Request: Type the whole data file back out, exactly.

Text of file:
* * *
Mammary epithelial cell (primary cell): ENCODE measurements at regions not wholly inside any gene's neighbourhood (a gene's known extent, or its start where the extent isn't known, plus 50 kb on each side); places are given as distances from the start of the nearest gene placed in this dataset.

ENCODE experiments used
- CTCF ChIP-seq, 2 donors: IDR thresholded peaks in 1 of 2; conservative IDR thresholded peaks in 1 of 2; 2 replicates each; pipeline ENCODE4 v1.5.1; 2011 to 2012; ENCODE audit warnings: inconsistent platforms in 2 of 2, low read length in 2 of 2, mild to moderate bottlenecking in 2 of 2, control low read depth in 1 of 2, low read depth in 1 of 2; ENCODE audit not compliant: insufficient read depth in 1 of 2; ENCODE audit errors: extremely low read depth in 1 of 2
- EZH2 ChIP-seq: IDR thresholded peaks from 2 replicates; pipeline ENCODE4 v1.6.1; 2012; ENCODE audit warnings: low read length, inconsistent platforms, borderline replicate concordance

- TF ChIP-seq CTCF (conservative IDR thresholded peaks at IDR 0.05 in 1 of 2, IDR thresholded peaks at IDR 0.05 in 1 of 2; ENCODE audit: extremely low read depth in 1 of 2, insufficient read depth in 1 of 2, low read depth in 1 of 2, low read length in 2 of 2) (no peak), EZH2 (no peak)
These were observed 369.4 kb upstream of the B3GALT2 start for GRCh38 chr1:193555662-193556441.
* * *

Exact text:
Mammary epithelial cell (primary cell): ENCODE measurements at regions not wholly inside any gene's neighbourhood (a gene's known extent, or its start where the extent isn't known, plus 50 kb on each side); places are given as distances from the start of the nearest gene placed in this dataset.

ENCODE experiments used
- CTCF ChIP-seq, 2 donors: IDR thresholded peaks in 1 of 2; conservative IDR thresholded peaks in 1 of 2; 2 replicates each; pipeline ENCODE4 v1.5.1; 2011 to 2012; ENCODE audit warnings: inconsistent platforms in 2 of 2, low read length in 2 of 2, mild to moderate bottlenecking in 2 of 2, control low read depth in 1 of 2, low read depth in 1 of 2; ENCODE audit not compliant: insufficient read depth in 1 of 2; ENCODE audit errors: extremely low read depth in 1 of 2
- EZH2 ChIP-seq: IDR thresholded peaks from 2 replicates; pipeline ENCODE4 v1.6.1; 2012; ENCODE audit warnings: low read length, inconsistent platforms, borderline replicate concordance

- TF ChIP-seq CTCF (conservative IDR thresholded peaks at IDR 0.05 in 1 of 2, IDR thresholded peaks at IDR 0.05 in 1 of 2; ENCODE audit: extremely low read depth in 1 of 2, insufficient read depth in 1 of 2, low read depth in 1 of 2, low read length in 2 of 2) (no peak), EZH2 (no peak)
These were observed 369.4 kb upstream of the B3GALT2 start for GRCh38 chr1:193555662-193556441.